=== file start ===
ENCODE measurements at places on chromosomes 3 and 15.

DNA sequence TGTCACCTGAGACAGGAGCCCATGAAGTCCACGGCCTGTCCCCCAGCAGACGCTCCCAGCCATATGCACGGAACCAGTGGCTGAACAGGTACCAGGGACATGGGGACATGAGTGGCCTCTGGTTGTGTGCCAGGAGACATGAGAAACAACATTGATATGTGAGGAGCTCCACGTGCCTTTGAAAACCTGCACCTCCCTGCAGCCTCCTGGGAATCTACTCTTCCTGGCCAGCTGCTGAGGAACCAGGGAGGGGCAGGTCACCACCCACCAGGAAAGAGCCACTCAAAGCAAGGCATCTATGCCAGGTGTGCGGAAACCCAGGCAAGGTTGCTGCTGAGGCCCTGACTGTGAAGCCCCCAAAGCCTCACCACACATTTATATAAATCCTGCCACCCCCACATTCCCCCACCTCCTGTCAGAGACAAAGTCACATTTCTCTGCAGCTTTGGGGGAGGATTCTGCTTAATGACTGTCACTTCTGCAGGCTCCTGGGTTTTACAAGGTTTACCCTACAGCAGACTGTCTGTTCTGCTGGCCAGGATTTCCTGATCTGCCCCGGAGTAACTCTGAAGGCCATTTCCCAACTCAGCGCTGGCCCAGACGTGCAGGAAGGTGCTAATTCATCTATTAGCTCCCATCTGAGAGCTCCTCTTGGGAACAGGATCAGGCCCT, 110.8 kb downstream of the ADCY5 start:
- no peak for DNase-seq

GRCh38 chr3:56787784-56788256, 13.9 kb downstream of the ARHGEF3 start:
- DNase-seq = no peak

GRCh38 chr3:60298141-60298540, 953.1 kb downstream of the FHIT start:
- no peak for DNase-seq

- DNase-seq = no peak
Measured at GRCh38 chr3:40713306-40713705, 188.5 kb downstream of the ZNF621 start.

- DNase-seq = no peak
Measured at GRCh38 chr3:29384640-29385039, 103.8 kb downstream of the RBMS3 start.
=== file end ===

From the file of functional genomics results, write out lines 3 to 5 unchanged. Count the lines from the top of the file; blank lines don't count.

- no peak for DNase-seq

GRCh38 chr3:56787784-56788256, 13.9 kb downstream of the ARHGEF3 start:
- DNase-seq = no peak